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Purpose: The burden of glaucoma disease among Hispanics is significantly higher than in their white counterparts. It remains unclear to what extent these differences are determined by genetic factors in Hispanics. We therefore examined a highly inbred family population-based cohort in Venezuela to estimate the proportion of genetic contribution of ocular traits relevant to glaucoma disease.

Methods: A subset of 67 participants ≥40y from the Maracaibo Aging Study (MAS) with family pedigree were randomly included. The papillary retinal nerve fiber layer (RNFL) and macular thickness were measured with Spectralis Domain-OCT. Heritability analyses (h2, expressed as %) were performed using the variance components approach as implemented in the software package Sequential Oligogenic Linkage Analysis Routines. A likelihood ratio test was used to test whether the heritability of a given phenotype was significantly (P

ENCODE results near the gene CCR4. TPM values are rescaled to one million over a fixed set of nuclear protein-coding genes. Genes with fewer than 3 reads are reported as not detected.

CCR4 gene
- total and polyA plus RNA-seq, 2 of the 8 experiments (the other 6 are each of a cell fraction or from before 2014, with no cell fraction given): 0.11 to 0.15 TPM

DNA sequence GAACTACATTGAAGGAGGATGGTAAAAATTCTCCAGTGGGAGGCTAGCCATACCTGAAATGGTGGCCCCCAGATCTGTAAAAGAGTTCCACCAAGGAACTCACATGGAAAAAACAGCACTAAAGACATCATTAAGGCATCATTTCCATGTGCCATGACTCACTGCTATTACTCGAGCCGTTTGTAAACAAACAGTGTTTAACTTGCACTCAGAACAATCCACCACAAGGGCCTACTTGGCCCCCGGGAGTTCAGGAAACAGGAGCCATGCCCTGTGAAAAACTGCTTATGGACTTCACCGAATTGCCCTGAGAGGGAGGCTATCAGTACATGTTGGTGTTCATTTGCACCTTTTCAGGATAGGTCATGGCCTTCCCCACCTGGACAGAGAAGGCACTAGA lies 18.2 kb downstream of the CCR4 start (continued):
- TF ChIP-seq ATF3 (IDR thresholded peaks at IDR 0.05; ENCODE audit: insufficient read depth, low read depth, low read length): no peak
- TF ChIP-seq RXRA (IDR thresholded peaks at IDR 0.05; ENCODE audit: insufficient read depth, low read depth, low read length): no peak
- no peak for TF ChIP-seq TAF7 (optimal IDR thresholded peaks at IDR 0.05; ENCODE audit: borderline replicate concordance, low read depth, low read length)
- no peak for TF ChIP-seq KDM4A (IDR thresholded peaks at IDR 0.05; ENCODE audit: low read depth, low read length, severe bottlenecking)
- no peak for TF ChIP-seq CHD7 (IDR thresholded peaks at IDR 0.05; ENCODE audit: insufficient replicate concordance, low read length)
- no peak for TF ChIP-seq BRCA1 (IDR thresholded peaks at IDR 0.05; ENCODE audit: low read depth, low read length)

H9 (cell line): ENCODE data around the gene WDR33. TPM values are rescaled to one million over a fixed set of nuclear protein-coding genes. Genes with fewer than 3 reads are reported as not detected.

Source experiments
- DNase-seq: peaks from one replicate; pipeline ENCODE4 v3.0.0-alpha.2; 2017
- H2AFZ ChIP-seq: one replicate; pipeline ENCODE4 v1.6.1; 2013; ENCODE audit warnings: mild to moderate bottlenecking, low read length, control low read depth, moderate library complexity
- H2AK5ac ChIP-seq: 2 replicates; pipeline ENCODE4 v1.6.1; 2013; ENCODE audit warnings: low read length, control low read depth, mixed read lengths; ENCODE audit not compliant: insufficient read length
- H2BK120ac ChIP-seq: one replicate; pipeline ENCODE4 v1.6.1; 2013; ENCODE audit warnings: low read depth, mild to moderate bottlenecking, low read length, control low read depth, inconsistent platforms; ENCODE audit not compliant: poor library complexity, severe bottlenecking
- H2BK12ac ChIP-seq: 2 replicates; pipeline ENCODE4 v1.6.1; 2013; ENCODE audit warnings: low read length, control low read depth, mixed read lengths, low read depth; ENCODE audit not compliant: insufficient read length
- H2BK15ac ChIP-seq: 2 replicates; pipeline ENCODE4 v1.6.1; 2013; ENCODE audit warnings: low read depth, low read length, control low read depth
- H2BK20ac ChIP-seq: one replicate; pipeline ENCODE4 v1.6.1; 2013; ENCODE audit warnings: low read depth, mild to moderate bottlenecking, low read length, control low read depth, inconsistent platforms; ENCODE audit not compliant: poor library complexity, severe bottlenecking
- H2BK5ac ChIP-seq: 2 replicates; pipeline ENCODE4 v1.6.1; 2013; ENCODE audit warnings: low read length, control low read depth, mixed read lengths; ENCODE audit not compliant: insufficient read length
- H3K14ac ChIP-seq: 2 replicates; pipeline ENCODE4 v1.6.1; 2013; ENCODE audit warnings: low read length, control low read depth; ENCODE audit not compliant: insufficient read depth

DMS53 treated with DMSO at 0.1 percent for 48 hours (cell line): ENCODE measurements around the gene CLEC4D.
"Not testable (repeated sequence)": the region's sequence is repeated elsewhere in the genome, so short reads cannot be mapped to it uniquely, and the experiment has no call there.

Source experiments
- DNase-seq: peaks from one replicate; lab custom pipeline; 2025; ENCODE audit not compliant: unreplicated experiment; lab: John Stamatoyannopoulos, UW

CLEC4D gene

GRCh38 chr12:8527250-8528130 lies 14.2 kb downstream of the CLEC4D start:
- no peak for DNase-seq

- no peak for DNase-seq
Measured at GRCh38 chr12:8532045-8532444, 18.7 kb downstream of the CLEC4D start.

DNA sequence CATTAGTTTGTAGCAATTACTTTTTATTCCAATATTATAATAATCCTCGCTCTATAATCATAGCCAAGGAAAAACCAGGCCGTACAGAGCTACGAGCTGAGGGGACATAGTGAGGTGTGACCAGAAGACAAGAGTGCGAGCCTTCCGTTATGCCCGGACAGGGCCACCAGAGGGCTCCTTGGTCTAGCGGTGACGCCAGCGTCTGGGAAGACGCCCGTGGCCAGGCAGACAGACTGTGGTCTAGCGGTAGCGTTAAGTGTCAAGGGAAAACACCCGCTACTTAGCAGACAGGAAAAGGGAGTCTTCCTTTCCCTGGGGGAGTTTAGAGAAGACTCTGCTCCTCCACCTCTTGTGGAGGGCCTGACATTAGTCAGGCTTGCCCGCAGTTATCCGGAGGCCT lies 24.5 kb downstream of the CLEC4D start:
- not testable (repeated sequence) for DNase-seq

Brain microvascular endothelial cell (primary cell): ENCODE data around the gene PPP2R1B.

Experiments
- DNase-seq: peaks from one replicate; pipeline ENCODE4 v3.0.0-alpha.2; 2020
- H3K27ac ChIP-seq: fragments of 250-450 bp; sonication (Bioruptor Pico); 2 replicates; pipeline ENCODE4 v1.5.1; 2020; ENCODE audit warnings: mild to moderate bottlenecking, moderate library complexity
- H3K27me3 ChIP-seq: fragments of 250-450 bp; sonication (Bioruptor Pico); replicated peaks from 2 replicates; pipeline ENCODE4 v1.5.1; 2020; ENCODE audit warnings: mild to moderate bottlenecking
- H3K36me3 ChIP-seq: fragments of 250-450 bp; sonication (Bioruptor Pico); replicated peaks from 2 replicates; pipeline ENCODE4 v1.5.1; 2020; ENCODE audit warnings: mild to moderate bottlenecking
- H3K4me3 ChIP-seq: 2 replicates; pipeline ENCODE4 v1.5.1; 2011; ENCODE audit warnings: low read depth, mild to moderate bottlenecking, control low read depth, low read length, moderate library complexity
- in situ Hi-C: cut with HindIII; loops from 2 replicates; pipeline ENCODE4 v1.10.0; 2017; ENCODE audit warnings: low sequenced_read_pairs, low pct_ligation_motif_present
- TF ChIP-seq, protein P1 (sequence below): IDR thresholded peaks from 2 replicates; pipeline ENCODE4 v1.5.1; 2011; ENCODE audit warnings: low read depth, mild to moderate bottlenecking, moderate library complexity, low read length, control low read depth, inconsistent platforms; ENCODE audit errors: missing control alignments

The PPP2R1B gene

Results: Heritability estimates were significant for 13 out of 62 ocular traits analyzed. Total RNFL thickness (h2=0.79, P=0.007 for right eye and h2=0.72, P=0.026 for left eye), as well as thickness of the right eye superior (h2=0.60, P2=0.82, P2=0.86, P2=0.71; P

Conclusions: Several heritability estimates were in the moderate to high range, suggesting this highly inbred cohort may provide insight into the molecular basis of the intermediate ocular traits, which in turn may explain underlying causes of glaucoma.

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medical student

Mentor/PI Department


Available for download on Monday, January 29, 2024